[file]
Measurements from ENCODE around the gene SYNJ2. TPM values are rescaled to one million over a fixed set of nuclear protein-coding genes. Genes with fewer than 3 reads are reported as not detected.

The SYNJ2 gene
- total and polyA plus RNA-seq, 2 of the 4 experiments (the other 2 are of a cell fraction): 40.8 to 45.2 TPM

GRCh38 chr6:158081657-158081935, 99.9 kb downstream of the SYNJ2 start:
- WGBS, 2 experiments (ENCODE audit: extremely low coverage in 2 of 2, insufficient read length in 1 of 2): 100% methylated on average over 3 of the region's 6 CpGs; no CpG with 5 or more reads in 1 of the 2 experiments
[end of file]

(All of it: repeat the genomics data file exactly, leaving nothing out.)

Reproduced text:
Measurements from ENCODE around the gene SYNJ2. TPM values are rescaled to one million over a fixed set of nuclear protein-coding genes. Genes with fewer than 3 reads are reported as not detected.

The SYNJ2 gene
- total and polyA plus RNA-seq, 2 of the 4 experiments (the other 2 are of a cell fraction): 40.8 to 45.2 TPM

GRCh38 chr6:158081657-158081935, 99.9 kb downstream of the SYNJ2 start:
- WGBS, 2 experiments (ENCODE audit: extremely low coverage in 2 of 2, insufficient read length in 1 of 2): 100% methylated on average over 3 of the region's 6 CpGs; no CpG with 5 or more reads in 1 of the 2 experiments